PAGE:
Quicken: 1 hour — Mint: more than 3 days.

    See also this post on my blog about their scalability issue:

    http://www.xmlaficionado.com/2007/09/mint-not-ready-to-scale.html

    Like

  12. Re DW: turns out that Mint is actually using Yodlee (just like Microsoft Money), they just add a spiffier Web 2.0 UI and a way to target tons of ads at people – all under the pretext of helping them save money.

    Re the video itself: Aaron actually says that unlike Quicken, where adding a few accounts takes one hour, in Mint you can to it in 5 minutes. That’s quite bold and completely untrue. Going to Mint today, this is the message I get for adding an account (that I’ve been trying to add for 3 days now):

    Mint is currently experiencing delays adding accounts.

    Your accounts will continue to process in the background. It may take up to an hour for your transactions and balances to come through.

    Usually linking an account takes 30-90 seconds, but since winning TechCrunch40, and being featured in PCWorld, Digg, and San Francisco Chronicle our volume has gone up over 100x.

    Quicken: 1 hour — Mint: more than 3 days.

    See also this post on my blog about their scalability issue:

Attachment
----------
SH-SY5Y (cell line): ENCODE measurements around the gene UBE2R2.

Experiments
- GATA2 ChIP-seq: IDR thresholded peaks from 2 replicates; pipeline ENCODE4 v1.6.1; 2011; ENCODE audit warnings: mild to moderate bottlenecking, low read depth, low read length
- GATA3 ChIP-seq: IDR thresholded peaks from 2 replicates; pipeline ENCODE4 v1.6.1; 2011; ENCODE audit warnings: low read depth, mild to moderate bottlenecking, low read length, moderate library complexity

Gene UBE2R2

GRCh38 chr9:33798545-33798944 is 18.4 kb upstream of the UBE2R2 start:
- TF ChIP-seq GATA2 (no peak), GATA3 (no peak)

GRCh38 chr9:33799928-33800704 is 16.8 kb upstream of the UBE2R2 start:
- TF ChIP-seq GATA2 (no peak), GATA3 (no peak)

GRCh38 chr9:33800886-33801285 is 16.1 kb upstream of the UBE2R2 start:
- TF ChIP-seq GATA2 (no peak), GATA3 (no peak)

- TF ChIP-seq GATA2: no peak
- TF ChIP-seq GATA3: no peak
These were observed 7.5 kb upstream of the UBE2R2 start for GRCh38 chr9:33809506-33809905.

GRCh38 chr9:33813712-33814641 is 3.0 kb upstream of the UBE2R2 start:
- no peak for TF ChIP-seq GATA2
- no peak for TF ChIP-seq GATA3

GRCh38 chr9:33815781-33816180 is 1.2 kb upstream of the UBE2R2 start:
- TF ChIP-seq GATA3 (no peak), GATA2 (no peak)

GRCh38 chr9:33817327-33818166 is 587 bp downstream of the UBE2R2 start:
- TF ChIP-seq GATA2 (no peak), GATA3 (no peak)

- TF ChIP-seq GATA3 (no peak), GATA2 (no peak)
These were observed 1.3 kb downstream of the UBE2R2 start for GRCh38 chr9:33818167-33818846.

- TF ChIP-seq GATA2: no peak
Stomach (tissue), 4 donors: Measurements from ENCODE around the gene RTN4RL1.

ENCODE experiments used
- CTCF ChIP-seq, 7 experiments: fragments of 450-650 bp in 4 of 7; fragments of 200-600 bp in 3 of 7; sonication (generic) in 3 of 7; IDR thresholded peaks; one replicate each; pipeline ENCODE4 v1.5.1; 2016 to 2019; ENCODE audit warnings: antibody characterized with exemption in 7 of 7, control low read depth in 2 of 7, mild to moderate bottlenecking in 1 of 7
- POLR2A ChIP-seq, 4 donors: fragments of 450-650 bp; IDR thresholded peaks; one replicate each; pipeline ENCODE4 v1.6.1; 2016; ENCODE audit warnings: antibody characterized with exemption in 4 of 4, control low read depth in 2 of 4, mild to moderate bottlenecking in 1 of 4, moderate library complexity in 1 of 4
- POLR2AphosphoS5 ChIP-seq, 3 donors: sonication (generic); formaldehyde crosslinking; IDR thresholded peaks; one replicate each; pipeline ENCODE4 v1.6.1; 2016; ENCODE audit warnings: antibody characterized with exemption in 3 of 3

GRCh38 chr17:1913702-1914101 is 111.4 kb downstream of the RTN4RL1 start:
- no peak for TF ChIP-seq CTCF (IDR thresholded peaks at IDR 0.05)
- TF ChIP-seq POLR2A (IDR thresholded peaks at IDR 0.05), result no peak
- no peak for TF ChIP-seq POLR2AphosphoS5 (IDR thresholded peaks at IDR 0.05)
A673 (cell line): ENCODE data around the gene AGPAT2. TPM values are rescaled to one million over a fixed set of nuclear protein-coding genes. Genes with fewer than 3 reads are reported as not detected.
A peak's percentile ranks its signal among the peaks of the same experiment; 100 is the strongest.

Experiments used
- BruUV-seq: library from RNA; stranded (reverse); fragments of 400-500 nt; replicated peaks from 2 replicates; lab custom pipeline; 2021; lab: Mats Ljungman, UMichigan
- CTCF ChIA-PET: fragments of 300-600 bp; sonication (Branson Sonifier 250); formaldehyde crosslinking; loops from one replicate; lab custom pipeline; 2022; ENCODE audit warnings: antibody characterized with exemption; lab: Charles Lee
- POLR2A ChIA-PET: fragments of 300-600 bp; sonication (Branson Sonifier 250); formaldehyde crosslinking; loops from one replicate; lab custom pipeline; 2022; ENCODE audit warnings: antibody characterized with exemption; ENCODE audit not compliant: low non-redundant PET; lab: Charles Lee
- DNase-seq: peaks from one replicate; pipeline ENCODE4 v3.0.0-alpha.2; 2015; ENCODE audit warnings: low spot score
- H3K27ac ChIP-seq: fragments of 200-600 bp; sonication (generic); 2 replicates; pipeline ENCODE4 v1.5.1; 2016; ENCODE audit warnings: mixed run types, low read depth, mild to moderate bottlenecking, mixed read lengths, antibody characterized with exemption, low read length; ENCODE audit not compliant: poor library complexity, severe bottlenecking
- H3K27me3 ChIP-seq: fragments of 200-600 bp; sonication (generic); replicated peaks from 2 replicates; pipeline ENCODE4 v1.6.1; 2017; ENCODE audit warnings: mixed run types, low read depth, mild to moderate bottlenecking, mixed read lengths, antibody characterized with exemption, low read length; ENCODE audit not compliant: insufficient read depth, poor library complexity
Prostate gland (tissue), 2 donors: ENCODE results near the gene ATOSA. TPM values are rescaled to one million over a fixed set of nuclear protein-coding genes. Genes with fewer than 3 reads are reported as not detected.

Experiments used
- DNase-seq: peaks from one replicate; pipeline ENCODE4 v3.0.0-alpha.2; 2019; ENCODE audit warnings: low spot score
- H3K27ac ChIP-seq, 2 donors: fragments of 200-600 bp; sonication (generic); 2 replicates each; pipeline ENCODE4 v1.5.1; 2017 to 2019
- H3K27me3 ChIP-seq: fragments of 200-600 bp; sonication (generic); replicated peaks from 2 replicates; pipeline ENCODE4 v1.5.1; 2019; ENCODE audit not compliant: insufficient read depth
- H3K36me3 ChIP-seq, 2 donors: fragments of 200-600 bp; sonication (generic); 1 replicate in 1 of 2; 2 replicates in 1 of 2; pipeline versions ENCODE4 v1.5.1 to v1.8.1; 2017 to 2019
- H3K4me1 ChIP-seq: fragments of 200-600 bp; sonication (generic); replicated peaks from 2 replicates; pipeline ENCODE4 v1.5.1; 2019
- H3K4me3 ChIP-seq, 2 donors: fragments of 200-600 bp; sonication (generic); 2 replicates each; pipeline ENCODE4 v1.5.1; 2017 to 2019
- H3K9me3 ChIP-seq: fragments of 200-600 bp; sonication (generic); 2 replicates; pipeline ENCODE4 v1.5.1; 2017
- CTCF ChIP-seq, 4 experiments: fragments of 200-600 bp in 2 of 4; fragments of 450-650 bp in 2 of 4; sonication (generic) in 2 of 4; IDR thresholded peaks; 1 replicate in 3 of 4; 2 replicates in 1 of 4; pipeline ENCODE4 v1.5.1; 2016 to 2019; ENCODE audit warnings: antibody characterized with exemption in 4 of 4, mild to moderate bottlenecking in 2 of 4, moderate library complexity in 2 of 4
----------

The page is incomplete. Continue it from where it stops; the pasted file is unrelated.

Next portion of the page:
http://www.xmlaficionado.com/2007/09/mint-not-ready-to-scale.html

    Like

  13. If it’s true that Mint is using Yodlee as its data aggregating engine, where’s the value in that? They become dependent on someone else’s technology w/c is similar to Yahoo licensing Google’s search engine.

    Maybe there is a business in developing pretty UIs…

    DW

    Like

  14. If it’s true that Mint is using Yodlee as its data aggregating engine, where’s the value in that? They become dependent on someone else’s technology w/c is similar to Yahoo licensing Google’s search engine.

    Maybe there is a business in developing pretty UIs…

    DW

    Like

  15. A. Falk,

    Sorry you ran into issues adding your accounts. We’ve deployed a ton of new hardware in the past 24 hours and things are speedy…you should be able to add your account in 30-120 seconds.